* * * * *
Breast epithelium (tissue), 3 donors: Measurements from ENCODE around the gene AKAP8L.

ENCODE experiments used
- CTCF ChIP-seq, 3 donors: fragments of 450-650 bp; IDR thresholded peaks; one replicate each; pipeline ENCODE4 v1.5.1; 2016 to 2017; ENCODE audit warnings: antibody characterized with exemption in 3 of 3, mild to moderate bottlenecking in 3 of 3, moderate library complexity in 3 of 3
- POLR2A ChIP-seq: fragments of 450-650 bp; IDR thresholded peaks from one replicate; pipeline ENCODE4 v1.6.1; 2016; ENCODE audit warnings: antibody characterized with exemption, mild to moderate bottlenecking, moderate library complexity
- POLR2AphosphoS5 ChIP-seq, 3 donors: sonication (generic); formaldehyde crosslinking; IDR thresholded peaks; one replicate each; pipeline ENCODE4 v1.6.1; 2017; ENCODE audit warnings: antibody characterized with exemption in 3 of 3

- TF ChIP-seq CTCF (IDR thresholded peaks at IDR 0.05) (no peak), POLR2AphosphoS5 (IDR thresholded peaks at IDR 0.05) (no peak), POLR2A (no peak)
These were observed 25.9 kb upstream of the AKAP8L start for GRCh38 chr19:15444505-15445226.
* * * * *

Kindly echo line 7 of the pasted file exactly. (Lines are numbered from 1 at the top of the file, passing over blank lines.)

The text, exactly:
These were observed 25.9 kb upstream of the AKAP8L start for GRCh38 chr19:15444505-15445226.